Pediatric Anterior Cruciate Ligament Injuries New ... Pediatric Anterior Cruciate Ligament Injuries

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  • Pediatric Anterior Cruciate

    Ligament Injuries

    Yi-Meng Yen, MD, PhD Children’s Hospital Boston

    Department of Orthopaedics Division of Sports Medicine

    Child and Adult Hip Unit

    New$Hampshire$Musculoskeletal$Society$16th$Annual$ Winter$Mee;ng$–$Stowe,$VT$$

  • Disclosures •  Consultant

    •  Smith and Nephew Endoscopy, Orthopediatrics, Arthrex

    Acknowledgements •  Lyle Micheli, Mininder Kocher, Dennis Kramer,

    Benton Heyworth

  • Outline •  Epidemiology and presentation •  Review development •  Tibial eminence fractures •  Partial ACL tears •  Full ACL tears

  • The ACL •  Primary stabilizer of

    the knee •  Prevents the tibia from

    sliding forward on the tiba

    •  Protects the menisci from shear forces

    4"

  • Epidemiology of ACL Injuries •  Sharp rise in ACL injuries in young athletes over

    the past two decades •  Increasing number of children and adolescents in

    organized sports •  Earlier specialization and year-round training at earlier

    ages •  Improved rate of diagnosis due to injury awareness

    and advanced imaging

    5"

  • Epidemiology of ACL Injuries •  Most vulnerable

    •  ACL injury rate in general population is around 1:3000 •  70% of ACL injuries are sports related •  Greatest risk occurs in activities that involve pivoting,

    jumping/landing •  Basketball •  Football •  Soccer •  Gymnastics

    6"

  • Epidemiology of ACL Injuries •  Adolescents and young adults have highest rate of injury

    •  High School: 5.5 per 100,000 athletic exposures •  College: 15 per 100,000 athletic exposures

    7"

    Distribu-on"of"pa-ents"in"the"Norwegian"Na-onal"Knee"Ligament"Registry"by"age"and"sex."

    Renstrom"P,"Ljungqvist"A,"Arendt"E,"et"al.""NonHcontact"ACL"injuries"in"female"athletes:"an"Interna-onal"Olympic"

    CommiNee"current"concepts"statement."Br#J#Sports#Med."2008;42(6):394–412"""

  • Number of ACL reconstruction by Age and Gender

    0 50 100 150 200 250

    3

    5

    7

    9

    11

    13

    15

    17

    19

    21

    23

    25

    27

    A ge

    Number of ACL Reconstructions

    Females Males

    Adolescents$with$growth$$ remaining$are$common$

    Epidemiology of ACL Injuries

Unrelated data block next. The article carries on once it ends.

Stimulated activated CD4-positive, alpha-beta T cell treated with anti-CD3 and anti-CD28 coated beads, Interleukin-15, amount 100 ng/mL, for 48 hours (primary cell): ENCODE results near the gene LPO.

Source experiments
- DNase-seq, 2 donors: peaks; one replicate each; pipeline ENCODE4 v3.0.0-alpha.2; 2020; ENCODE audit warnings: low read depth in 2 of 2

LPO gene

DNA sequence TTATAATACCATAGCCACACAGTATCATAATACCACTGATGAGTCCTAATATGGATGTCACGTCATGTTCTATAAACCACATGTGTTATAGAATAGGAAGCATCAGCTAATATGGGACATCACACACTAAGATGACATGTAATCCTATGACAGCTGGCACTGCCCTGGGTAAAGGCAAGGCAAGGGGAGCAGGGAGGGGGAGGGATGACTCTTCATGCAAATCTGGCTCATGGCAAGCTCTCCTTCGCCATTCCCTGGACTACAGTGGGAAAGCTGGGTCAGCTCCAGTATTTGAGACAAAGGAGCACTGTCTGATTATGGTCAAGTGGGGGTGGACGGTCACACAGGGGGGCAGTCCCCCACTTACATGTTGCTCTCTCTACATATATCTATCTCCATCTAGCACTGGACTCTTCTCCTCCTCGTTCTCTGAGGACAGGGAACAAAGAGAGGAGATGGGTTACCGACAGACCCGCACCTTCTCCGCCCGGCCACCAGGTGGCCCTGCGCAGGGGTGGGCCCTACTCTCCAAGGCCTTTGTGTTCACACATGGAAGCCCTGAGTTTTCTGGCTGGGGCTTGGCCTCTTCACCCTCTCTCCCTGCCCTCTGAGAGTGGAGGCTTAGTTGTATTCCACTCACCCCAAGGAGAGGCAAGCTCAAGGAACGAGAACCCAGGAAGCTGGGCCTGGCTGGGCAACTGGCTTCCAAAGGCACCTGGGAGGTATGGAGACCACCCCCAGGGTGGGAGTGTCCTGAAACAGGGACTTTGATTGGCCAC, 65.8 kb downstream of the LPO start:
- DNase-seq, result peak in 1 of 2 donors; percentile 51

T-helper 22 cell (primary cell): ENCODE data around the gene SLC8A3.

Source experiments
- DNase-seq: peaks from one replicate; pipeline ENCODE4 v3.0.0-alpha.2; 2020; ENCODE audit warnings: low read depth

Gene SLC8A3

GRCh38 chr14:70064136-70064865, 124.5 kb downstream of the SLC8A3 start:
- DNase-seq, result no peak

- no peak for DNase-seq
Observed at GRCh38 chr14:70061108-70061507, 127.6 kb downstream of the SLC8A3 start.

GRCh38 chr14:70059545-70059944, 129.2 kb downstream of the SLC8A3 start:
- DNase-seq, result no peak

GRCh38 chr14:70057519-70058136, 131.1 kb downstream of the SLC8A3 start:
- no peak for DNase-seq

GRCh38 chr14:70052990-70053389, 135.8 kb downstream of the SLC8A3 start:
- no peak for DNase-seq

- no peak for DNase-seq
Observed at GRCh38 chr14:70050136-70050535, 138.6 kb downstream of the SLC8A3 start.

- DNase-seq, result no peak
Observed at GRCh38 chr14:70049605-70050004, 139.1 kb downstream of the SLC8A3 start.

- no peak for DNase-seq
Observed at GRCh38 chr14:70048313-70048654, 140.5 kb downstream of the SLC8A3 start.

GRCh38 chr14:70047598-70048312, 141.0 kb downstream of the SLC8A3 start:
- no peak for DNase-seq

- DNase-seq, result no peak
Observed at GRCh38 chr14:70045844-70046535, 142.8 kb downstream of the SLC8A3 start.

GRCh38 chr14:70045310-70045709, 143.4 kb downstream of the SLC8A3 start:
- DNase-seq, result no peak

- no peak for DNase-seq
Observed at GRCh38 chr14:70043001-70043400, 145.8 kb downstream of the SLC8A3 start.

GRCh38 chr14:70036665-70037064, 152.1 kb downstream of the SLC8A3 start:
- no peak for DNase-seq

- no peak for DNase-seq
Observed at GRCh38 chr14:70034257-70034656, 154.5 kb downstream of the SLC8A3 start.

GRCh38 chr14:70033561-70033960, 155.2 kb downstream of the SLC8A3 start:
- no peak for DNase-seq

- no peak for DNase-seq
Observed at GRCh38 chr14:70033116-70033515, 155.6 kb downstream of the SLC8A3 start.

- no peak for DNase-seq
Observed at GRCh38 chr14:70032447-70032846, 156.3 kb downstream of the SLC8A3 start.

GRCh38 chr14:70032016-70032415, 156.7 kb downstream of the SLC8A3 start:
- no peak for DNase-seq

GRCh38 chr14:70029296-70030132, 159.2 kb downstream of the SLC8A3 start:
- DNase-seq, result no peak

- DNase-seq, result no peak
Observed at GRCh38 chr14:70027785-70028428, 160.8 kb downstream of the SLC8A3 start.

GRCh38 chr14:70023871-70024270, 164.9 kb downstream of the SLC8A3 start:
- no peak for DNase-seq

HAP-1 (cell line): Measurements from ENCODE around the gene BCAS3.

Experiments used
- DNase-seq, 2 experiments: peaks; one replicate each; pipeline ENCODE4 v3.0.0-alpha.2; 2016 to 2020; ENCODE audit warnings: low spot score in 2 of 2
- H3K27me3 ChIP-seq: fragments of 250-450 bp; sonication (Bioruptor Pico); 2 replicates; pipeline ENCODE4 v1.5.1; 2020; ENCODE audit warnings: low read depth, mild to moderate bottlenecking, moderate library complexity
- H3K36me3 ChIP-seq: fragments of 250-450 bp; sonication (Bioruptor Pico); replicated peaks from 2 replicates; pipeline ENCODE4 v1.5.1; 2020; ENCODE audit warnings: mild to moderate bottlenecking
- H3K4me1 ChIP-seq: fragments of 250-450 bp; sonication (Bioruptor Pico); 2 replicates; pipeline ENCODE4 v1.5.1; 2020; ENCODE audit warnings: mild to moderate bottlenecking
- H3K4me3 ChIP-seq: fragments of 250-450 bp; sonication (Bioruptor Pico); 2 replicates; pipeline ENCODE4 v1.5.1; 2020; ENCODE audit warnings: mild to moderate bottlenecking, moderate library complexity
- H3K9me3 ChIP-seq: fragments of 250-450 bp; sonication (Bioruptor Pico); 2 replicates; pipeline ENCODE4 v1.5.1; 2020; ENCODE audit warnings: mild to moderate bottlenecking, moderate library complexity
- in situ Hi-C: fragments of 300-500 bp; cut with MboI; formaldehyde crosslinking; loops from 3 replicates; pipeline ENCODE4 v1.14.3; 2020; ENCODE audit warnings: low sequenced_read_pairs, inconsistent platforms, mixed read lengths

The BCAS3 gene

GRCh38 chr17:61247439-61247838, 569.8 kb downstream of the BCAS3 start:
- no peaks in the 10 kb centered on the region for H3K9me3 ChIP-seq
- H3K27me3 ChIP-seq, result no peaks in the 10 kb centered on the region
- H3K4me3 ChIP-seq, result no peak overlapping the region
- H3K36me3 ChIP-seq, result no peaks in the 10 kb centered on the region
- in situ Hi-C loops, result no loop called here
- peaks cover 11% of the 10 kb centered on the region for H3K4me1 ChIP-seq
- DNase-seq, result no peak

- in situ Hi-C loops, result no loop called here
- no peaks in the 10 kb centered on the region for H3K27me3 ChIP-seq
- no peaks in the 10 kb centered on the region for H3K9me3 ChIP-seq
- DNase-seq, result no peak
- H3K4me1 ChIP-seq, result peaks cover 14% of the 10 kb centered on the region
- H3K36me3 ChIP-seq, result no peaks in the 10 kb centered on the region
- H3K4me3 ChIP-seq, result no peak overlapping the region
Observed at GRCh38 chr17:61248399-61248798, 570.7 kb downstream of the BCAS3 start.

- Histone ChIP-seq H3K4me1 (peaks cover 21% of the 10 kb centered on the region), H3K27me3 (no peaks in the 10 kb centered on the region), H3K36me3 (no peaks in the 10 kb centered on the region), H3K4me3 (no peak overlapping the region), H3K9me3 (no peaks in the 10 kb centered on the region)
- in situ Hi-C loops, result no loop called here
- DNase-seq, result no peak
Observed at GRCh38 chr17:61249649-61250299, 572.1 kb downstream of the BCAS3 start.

• Number of ACL reconstruction by Age and Gender

    0 50 100 150 200 250

    3

    5

    7

    9

    11

    13

    15

    17

    19

    21

    23

    25

    27

    A ge

    Number of ACL Reconstructions

    Females Males

    PreCpubescent$ACL$repairs$are$ uncommon$

    Epidemiology of ACL Injuries

  • Epidemiology of ACL Injuries •  Children

    •  No good studies in children < 14 •  Case reports of sports-related ACL injuries in children

    as young as 5 •  Rare in children under 12 years old

    10"

  • ACL Injuries in Young Patients

  • ACL Injuries in Young Patients

  • Epidemiology of ACL Injuries •  Gender Gap

    •  Females are 4-6 times more likely to tear their ACL than males in similar sports

    •  More likely to have surgery for an ACL injury •  Less likely to return to sports after surgery

    14"

  • ACL Injury Mechanism •  70-80% are non-contact

    injuries •  Landing from jump •  Rapid change of direction •  Sudden stopping

    •  Body position •  Hip internally rotated,

    adducted •  Knee near full extension •  Tibia externally rotated •  Foot everted and planted •  Valgus collapse of knee

    15"

  • ACL Injury Mechanism •  Chondroepiphyseal

    separation occurs in response to high energy forces at low load rate

    •  Ligament injury occurs secondary to lower energy forces at rapid load rate

    16"

  • ACL Injury •  History

    •  Sports injury •  Knee twist •  Heard a ‘pop’ •  Swollen knee

    •  Physical Exam •  Effusion •  Block to extension •  Lachman positive •  Bone tenderness •  Alignment

  • Growth and Development